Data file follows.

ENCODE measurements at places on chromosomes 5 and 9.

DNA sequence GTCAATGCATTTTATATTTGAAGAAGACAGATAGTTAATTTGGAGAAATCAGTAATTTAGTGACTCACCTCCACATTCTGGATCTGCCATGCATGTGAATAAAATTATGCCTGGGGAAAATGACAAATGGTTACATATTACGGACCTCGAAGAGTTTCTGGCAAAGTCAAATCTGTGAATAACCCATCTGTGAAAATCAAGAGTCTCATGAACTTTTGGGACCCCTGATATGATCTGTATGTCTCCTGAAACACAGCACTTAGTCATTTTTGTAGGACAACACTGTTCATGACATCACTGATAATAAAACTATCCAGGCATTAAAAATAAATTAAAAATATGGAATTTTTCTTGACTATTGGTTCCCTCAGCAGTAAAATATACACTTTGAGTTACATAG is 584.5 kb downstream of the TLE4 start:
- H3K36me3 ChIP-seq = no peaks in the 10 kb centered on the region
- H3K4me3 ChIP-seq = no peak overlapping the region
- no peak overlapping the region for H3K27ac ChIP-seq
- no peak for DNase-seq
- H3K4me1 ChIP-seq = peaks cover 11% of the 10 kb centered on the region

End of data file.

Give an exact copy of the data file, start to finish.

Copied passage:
ENCODE measurements at places on chromosomes 5 and 9.

DNA sequence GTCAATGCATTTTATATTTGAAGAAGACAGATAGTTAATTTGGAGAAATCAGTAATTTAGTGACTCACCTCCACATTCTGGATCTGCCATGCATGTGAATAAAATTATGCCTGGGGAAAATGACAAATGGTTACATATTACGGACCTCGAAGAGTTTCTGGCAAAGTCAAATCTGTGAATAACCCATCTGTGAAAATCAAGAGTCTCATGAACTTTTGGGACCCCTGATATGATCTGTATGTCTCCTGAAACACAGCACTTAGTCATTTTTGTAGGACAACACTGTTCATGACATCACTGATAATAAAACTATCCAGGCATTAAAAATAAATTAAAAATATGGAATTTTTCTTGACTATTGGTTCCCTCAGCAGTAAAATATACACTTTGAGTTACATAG is 584.5 kb downstream of the TLE4 start:
- H3K36me3 ChIP-seq = no peaks in the 10 kb centered on the region
- H3K4me3 ChIP-seq = no peak overlapping the region
- no peak overlapping the region for H3K27ac ChIP-seq
- no peak for DNase-seq
- H3K4me1 ChIP-seq = peaks cover 11% of the 10 kb centered on the region